S. Ludewig

The University of Sydney (AUSTRALIA)
In Australia the topic of English language proficiency in higher education is not new. With the rapid progress of global higher education, universities in other countries are now also prompted to address the complex issues of learning and teaching in multilingual environments. Consequently many universities are seeking better ways for non-English background speaking students to develop their language proficiency. Like most western English speaking countries, Australia uses standardized entry test which allow students, once they have achieved their required score, to enrol into their programs with the expectation to be sufficiently equipped for disciplinary study.

This process has now been recognised as insufficient. Graduates have been found to be lacking intercultural communication skills as well as the ability to think critically. In early March 2009, the Australian Universities Quality Agency AUQA) has responded to these findings by distributing the so called ‘Good Practice Principles for English language proficiency for international students’. In these guidelines language proficiency is defined as ‘the ability of students to use the English language to make and communicate meaning in spoken and written context while completing their university studies’ not identifying intercultural communication and critical thinking as valid skills in their own right.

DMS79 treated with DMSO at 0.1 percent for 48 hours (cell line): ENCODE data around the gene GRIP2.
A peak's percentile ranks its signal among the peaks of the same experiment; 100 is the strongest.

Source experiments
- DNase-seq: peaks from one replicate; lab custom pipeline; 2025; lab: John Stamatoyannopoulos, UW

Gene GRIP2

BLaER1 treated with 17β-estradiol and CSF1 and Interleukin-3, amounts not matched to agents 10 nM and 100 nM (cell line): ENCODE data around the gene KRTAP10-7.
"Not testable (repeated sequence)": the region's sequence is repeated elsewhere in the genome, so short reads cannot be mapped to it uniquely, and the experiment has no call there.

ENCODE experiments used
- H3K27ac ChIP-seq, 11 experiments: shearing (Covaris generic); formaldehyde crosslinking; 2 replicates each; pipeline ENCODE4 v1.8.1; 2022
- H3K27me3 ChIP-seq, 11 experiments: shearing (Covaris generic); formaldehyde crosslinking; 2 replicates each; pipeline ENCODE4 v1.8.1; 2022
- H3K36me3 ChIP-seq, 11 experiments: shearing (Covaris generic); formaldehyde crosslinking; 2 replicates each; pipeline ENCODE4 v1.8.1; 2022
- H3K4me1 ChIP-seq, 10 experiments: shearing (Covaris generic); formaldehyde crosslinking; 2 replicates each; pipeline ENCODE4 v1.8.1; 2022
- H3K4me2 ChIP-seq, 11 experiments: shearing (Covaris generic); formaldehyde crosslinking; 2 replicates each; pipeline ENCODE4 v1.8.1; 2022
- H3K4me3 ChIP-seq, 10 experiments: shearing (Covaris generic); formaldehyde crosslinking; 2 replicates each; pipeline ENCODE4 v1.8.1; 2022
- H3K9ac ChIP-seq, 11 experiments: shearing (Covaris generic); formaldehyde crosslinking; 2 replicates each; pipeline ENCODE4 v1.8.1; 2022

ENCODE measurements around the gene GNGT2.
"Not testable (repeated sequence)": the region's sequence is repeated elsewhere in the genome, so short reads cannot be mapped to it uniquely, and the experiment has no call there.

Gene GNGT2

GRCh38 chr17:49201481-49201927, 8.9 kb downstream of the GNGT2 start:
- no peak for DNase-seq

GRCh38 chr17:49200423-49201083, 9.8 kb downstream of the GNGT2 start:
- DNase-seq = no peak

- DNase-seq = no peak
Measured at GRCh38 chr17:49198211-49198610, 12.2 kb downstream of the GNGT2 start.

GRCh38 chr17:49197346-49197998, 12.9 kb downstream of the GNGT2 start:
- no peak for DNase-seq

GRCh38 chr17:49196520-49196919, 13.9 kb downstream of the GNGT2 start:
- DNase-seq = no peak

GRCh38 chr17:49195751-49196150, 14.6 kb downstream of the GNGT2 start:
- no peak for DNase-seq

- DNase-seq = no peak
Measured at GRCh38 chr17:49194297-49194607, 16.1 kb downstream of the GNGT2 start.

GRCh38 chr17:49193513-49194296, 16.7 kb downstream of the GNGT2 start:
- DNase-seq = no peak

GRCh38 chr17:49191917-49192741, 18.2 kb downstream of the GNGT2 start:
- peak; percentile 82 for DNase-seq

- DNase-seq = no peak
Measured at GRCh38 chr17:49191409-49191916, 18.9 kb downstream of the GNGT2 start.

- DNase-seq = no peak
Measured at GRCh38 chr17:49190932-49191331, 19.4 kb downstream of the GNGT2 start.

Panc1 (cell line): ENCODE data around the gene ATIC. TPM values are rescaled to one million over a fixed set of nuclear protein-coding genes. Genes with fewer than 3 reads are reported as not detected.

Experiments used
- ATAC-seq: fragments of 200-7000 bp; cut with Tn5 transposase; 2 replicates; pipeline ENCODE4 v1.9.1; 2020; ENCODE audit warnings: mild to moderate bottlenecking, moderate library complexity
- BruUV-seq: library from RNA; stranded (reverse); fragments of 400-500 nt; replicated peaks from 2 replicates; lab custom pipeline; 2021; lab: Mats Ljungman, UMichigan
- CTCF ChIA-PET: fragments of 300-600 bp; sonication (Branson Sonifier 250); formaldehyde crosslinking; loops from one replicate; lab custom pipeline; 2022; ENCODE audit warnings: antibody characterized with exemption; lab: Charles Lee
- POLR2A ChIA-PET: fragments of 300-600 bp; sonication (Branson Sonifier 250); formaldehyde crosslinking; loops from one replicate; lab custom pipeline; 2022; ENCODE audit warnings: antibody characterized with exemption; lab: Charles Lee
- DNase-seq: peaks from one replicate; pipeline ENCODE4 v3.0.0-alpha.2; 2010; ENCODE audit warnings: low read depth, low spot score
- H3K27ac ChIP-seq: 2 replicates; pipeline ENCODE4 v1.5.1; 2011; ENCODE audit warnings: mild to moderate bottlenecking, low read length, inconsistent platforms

Against this background it will be argued that in the global university climate, where the number of international students is often disproportionally high, language proficiency without the ability to think critically does not prepare adequately for tertiary study. If the abilities to critically analyse and communicate across context and cultures are considered global tertiary graduate attributes, students need to be taught how to develop those skills. Examples and strategies will be discussed with reference to course content, assessment tasks and the use of Blackboard.